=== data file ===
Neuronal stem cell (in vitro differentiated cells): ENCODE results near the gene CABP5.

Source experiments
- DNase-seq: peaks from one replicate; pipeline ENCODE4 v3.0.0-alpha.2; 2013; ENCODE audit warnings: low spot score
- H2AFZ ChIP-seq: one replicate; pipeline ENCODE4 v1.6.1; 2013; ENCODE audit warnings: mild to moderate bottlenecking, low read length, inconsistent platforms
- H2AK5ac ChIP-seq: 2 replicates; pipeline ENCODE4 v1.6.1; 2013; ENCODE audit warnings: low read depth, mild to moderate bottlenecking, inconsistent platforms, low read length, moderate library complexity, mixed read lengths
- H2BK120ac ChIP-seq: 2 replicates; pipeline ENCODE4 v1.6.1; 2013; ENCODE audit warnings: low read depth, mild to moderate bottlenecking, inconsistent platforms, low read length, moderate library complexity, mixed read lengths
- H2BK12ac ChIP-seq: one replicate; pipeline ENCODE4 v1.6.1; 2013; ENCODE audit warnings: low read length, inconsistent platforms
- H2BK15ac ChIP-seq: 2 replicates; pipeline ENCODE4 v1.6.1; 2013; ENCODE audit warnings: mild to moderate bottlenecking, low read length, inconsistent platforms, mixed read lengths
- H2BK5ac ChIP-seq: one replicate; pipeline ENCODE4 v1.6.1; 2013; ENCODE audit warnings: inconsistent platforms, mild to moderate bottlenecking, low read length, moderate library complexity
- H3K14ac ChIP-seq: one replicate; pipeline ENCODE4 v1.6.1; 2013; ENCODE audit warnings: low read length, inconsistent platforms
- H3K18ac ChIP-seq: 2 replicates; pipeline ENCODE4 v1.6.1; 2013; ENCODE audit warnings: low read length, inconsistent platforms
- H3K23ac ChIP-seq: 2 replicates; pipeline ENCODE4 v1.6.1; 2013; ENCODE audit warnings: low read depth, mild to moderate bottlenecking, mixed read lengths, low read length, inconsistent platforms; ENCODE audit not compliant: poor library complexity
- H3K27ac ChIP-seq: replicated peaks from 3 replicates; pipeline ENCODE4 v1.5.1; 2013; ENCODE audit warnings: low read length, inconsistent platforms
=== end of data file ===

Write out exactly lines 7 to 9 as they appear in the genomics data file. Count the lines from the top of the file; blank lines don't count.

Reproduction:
- H2BK12ac ChIP-seq: one replicate; pipeline ENCODE4 v1.6.1; 2013; ENCODE audit warnings: low read length, inconsistent platforms
- H2BK15ac ChIP-seq: 2 replicates; pipeline ENCODE4 v1.6.1; 2013; ENCODE audit warnings: mild to moderate bottlenecking, low read length, inconsistent platforms, mixed read lengths
- H2BK5ac ChIP-seq: one replicate; pipeline ENCODE4 v1.6.1; 2013; ENCODE audit warnings: inconsistent platforms, mild to moderate bottlenecking, low read length, moderate library complexity